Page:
Preliminary estimates for 2015 show a 21 percent decline in hospital-acquired conditions (HACs) since 2010. A cumulative total of 3.1 million fewer HACs were experienced by hospital patients over the 5 years (2011, 2012, 2013, 2014, and 2015) relative to the number of HACs that would have occurred if rates had remained steady at the 2010 level. The preliminary 2015 rate is 115 HACs per 1,000 discharges, down from 2013 and 2014, which had held at 121 HACs per 1,000 discharges. We estimate that nearly 125,000 fewer patients died in the hospital as a result of HACs and that approximately $28 billion in health care costs were saved from 2010 to 2015 due to the reductions in HACs.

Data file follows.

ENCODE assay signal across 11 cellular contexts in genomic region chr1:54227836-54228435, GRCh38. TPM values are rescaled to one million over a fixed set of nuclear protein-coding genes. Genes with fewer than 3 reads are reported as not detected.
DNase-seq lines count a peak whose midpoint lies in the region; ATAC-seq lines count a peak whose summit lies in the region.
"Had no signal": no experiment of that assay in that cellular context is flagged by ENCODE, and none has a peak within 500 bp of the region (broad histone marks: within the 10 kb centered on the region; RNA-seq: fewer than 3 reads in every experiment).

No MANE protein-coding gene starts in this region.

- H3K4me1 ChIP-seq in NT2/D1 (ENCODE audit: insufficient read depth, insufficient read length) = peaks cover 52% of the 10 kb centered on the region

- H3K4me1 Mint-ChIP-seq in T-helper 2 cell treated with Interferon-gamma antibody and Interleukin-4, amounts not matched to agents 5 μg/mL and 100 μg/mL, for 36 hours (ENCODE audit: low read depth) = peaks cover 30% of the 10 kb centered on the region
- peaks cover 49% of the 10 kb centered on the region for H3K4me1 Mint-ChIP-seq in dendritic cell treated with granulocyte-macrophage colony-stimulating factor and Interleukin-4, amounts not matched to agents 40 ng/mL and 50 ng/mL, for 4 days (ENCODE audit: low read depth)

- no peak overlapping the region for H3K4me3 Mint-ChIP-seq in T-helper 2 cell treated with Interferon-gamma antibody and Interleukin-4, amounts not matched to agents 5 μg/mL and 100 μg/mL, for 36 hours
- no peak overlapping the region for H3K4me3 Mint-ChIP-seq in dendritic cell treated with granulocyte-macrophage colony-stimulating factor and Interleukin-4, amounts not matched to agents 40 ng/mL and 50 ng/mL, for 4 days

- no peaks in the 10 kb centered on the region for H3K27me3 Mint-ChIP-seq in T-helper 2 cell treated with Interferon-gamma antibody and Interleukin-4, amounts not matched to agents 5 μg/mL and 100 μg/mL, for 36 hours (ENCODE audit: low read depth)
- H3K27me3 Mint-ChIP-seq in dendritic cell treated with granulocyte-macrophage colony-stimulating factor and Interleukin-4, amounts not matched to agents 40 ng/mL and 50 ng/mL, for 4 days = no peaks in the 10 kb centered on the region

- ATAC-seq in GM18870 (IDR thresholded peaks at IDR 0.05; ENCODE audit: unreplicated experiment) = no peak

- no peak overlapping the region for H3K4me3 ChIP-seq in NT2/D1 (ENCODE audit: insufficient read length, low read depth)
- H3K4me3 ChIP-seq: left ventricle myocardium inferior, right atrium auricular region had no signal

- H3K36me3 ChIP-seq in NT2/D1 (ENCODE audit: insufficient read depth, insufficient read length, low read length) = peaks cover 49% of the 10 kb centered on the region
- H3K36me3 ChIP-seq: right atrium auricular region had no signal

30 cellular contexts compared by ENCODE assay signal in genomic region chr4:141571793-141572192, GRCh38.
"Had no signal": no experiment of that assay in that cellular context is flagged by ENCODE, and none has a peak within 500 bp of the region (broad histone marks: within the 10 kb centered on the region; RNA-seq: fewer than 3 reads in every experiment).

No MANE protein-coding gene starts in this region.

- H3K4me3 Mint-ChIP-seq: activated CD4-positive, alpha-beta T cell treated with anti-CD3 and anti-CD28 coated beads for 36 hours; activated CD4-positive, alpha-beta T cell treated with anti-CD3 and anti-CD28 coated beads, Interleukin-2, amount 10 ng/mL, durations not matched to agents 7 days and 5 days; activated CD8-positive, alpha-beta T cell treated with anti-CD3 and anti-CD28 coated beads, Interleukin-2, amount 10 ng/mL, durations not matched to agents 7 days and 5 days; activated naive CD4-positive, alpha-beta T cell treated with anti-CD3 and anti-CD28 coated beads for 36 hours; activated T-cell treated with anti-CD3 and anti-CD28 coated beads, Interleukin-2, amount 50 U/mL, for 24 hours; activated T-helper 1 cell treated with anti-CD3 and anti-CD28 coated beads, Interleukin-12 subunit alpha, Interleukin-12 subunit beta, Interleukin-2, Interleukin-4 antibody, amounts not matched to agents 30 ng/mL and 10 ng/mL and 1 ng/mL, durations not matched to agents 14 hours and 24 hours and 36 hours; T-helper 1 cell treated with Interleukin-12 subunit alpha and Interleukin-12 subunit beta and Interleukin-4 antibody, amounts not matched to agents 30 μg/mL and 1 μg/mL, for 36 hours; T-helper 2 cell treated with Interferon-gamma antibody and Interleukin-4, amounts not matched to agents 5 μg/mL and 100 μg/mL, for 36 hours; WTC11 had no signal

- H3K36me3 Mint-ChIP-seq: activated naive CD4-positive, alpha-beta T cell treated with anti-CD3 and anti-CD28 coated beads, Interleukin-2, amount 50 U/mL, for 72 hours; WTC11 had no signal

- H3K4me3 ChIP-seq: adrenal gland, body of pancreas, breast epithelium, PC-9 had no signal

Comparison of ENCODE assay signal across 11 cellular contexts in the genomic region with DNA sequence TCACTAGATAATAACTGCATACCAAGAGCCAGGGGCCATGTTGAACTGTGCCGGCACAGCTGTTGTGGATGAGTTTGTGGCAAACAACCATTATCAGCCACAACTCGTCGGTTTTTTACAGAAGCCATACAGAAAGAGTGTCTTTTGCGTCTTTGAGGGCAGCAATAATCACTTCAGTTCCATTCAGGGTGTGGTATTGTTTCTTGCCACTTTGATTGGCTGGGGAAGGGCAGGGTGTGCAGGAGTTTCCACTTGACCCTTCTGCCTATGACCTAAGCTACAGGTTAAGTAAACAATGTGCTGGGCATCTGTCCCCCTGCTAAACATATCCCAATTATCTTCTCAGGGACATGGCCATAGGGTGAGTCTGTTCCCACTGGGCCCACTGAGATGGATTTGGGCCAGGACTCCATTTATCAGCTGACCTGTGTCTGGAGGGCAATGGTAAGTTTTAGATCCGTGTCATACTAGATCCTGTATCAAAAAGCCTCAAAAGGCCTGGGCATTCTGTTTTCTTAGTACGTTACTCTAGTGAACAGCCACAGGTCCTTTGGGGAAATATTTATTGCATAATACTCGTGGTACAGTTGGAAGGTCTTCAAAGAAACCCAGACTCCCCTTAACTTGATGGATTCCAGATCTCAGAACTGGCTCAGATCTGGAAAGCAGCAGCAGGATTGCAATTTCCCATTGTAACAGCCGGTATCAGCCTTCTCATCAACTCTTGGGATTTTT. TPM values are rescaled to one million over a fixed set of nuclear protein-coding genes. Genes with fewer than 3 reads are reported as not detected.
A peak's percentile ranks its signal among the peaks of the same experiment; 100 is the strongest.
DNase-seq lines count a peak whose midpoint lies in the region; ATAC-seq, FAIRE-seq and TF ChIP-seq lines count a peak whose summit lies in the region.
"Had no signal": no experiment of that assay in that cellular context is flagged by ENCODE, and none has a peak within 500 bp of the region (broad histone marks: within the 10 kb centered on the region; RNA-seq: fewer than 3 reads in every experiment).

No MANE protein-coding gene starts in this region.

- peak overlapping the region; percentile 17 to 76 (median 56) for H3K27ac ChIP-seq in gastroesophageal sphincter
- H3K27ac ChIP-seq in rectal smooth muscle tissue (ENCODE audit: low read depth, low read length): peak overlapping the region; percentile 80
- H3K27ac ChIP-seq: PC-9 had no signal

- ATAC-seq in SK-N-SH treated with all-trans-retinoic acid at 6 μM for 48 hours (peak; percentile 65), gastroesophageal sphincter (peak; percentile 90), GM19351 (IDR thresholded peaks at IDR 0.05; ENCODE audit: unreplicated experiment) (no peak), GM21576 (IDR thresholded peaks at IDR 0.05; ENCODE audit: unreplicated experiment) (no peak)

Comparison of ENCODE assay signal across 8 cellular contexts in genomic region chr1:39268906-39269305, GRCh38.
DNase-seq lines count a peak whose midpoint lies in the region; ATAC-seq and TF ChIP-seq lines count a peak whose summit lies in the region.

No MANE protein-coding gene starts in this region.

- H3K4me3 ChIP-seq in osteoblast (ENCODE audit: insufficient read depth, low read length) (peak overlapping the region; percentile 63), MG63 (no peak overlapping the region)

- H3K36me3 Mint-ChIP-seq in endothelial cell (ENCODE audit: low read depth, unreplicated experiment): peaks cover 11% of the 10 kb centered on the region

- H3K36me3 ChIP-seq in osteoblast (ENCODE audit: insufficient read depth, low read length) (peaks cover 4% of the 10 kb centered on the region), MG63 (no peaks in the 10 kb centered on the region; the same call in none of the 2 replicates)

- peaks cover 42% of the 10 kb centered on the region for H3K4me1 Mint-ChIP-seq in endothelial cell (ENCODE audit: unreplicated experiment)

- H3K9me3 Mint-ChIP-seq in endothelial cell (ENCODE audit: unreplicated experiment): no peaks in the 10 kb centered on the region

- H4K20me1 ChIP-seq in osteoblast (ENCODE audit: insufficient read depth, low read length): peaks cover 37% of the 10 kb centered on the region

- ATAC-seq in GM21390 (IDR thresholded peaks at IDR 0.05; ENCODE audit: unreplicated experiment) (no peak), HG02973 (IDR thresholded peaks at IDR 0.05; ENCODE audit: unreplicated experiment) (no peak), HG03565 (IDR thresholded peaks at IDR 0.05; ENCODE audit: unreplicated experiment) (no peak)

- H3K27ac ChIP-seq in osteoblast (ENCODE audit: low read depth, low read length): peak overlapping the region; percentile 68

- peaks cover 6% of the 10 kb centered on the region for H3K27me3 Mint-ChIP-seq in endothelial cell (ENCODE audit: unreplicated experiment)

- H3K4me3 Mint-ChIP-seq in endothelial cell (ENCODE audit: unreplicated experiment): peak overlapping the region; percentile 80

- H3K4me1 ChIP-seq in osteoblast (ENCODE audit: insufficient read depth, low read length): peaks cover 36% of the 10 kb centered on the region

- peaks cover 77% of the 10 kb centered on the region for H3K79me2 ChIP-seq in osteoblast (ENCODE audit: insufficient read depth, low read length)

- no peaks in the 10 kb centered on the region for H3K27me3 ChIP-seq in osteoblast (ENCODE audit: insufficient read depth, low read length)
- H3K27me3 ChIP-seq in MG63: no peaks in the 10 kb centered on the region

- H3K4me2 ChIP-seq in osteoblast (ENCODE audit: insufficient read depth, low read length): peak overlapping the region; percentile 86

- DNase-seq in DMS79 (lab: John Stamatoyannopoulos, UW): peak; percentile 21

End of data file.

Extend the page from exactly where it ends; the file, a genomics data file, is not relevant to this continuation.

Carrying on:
Although the precise causes of the decline in patient harm are not fully understood, the increase in safety has occurred during a period of concerted attention by hospitals throughout the country to reduce adverse events. This effort has been spurred in part by Medicare payment incentives and catalyzed by the U.S. Department of Health and Human Services (HHS) Partnership for Patients (PfP) initiative, which was started in 2011.